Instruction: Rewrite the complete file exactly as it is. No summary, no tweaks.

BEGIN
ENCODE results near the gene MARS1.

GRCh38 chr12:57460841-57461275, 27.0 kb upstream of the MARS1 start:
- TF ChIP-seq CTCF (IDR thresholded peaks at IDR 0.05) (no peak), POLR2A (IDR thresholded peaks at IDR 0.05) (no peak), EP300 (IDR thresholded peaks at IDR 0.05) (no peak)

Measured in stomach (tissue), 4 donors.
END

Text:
ENCODE results near the gene MARS1.

GRCh38 chr12:57460841-57461275, 27.0 kb upstream of the MARS1 start:
- TF ChIP-seq CTCF (IDR thresholded peaks at IDR 0.05) (no peak), POLR2A (IDR thresholded peaks at IDR 0.05) (no peak), EP300 (IDR thresholded peaks at IDR 0.05) (no peak)

Measured in stomach (tissue), 4 donors.